Doing the Works of Jesus
by HW in HI
- based on John 14:1-14
Jesus calls out to his people. He called out 2,000 years ago, and he has not stopped.
At first, his only followers were Jews, and Jesus himself only seemed to seek after Jews.
It was well known that the Jews were a chosen people, and God has worked to be known by
them. I see Jesus ministry as sort of a circle. He started off with his close
friends the fishermen, the tax collector and so on. They were known as the twelve,
or the disciples, or the apostles. They were his first followers. Over time his circle
widened. He spoke to thousands of people. His longest recorded conversation was with a
Samaritan woman at the well. She became a follower, and so did her whole town. And
Samaritans were not Jews. They were the first gentile believers. And so the circle
widened. Following his resurrection Jesus gave the great commandment: Go and make
disciples of all nations. Which means everybody. Jesus came at first for the Jews,
but in the end he came for everybody.
This morning in churches throughout our country, Christians are congratulating
themselves for being followers of Jesus. In some churches there are altar calls, and
people are choosing Jesus. This is not a bad thing. But we have to stop and wonder if it
is Christian for us to draw a circle around ourselves and basically say, Weve
got God, and you dont. Were going to heaven, and you arent. It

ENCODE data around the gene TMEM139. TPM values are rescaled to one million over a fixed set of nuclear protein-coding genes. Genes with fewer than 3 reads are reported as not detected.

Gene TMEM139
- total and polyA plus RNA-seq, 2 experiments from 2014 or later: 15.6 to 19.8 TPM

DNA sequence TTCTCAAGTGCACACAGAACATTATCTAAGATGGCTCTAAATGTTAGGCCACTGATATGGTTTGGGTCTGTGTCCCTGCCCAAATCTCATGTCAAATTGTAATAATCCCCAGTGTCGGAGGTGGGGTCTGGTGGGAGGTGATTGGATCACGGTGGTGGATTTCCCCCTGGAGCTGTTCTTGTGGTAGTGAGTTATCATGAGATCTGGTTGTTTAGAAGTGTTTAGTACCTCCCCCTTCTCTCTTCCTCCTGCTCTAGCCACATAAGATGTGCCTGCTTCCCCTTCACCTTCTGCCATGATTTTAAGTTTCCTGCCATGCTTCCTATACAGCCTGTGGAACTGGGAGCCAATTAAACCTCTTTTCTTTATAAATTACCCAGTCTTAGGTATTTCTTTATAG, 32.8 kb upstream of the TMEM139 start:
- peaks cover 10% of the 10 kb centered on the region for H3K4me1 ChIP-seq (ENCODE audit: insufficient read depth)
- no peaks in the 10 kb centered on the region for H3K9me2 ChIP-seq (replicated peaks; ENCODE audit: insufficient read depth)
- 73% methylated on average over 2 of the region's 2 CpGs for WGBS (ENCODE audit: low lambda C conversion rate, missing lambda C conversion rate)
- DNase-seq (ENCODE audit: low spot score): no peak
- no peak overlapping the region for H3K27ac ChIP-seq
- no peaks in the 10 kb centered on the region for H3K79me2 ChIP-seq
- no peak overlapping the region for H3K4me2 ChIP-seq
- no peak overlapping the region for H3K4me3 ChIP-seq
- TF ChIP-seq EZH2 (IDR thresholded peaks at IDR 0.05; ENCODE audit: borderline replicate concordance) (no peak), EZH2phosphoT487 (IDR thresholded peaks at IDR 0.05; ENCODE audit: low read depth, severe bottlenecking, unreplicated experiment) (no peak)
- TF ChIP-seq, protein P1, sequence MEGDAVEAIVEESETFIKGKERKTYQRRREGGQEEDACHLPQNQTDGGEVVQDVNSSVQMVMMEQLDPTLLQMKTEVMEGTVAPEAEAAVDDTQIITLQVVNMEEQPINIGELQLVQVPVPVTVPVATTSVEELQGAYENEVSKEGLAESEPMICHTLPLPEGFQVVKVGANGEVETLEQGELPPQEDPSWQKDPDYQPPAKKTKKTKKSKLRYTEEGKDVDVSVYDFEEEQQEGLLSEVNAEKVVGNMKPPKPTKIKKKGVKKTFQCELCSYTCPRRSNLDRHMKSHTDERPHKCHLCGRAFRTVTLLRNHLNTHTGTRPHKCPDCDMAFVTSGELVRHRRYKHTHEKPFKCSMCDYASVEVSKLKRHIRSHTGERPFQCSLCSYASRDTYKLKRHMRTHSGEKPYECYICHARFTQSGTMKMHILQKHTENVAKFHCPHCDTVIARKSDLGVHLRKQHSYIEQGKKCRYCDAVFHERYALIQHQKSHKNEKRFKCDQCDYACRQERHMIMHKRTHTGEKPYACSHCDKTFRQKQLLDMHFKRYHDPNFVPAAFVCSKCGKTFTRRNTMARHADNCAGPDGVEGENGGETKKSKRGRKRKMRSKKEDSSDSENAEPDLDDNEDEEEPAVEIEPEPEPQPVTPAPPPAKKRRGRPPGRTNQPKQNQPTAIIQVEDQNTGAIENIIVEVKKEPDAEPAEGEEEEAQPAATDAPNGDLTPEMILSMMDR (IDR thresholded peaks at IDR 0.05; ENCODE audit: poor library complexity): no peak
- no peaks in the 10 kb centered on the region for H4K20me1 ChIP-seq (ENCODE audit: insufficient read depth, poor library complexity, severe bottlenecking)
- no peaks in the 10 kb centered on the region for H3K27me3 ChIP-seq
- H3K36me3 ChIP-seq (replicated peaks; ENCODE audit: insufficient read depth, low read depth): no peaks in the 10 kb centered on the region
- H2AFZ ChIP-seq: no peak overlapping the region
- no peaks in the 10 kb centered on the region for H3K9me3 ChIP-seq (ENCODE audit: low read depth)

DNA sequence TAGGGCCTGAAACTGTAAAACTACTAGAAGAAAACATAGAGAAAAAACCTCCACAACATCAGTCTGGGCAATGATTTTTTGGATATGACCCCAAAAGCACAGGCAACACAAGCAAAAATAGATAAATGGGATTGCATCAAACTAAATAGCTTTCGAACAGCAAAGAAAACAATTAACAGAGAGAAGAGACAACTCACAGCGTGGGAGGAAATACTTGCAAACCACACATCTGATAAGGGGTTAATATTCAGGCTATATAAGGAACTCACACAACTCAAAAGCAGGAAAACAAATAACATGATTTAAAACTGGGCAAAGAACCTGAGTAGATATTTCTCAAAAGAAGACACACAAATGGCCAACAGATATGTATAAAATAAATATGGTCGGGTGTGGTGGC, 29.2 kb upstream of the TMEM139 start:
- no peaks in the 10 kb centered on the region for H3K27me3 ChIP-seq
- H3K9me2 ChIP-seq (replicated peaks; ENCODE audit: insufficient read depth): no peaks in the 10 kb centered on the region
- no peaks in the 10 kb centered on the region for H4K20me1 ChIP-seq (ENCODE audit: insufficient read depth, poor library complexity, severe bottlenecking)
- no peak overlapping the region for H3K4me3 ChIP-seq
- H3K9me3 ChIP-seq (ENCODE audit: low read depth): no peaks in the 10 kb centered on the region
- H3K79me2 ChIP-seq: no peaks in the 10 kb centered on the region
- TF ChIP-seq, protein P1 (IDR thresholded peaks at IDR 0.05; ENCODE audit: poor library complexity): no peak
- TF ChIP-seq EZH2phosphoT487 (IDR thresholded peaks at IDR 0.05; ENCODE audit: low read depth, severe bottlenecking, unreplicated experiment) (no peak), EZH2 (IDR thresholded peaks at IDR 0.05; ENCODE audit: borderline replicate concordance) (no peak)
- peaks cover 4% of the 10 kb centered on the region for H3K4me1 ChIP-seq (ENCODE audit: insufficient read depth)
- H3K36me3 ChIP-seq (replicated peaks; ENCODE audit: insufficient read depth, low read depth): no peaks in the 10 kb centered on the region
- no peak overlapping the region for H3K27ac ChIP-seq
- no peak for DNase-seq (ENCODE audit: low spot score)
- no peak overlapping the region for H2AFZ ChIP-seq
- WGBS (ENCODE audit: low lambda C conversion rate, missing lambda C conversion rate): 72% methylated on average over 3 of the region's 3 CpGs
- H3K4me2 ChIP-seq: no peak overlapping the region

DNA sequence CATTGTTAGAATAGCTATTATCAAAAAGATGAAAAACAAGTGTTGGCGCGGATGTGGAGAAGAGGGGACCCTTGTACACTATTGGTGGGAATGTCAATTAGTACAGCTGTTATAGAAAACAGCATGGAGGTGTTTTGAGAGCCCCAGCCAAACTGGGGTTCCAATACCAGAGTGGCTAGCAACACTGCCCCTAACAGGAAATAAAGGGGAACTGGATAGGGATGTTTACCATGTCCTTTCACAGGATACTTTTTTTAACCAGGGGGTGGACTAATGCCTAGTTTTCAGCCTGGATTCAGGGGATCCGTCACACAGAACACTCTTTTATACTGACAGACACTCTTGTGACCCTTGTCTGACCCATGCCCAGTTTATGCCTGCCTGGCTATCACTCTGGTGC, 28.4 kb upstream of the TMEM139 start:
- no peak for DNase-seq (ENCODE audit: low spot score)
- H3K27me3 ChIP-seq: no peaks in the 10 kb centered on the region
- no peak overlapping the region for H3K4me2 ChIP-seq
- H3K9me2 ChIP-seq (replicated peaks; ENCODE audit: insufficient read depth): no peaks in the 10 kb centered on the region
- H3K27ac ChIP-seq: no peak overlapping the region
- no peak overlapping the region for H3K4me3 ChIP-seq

doesnt sound much like Jesus, does it?
The Gospel for today is one of the most widely quoted, No one comes to the Father
except through me. Which sounds pretty good, if youre a Christian. This is why
some people get their babies baptized. They figure that the key is baptism, and one of the
biggest problems the church has is baptizing babies we never see again. Some people will
take it a step further and say that no one gets to heaven unless they believe exactly the
right things about Jesus, some people call this dogma.
Of course, it leaves some of us in a lurch. Some of us have loved ones who arent
Christians, or arent baptized. And some of us arent exactly sure which
denomination has the right theology. A friend of mine put it this way,
A man dies and goes to heaven. St. Peter greets him at the door, and to help him
get adjusted, takes him on a tour. After showing him the golden streets, angelic hosts,
and the tree of life, they come upon a closed off area. Singing and shouting can be heard
coming from inside. Whats this? asks the man. Shhh. Ill show
you, says Peter, but you have to keep quiet. Peter cracks the door and
the new arrival peeks inside. A small group of people are singing hymns and praising God
to their hearts content. Theyre having a wonderful time. Who are they?
asks the man. Those are the Hittites, says Peter. They think theyre
the only ones up here.
There is a tremendous human tendency to want to know God. This is a good and wonderful
thing, and it helps us improve our lives. It calls us into relationship with God, and
helps us change. But the problem is, we want to define God our way. We become so sure we
have the key, that we start pretending we are the gatekeepers, deciding who gets in and
who does not.
Lets take a minute to review some of the basic things we know about God: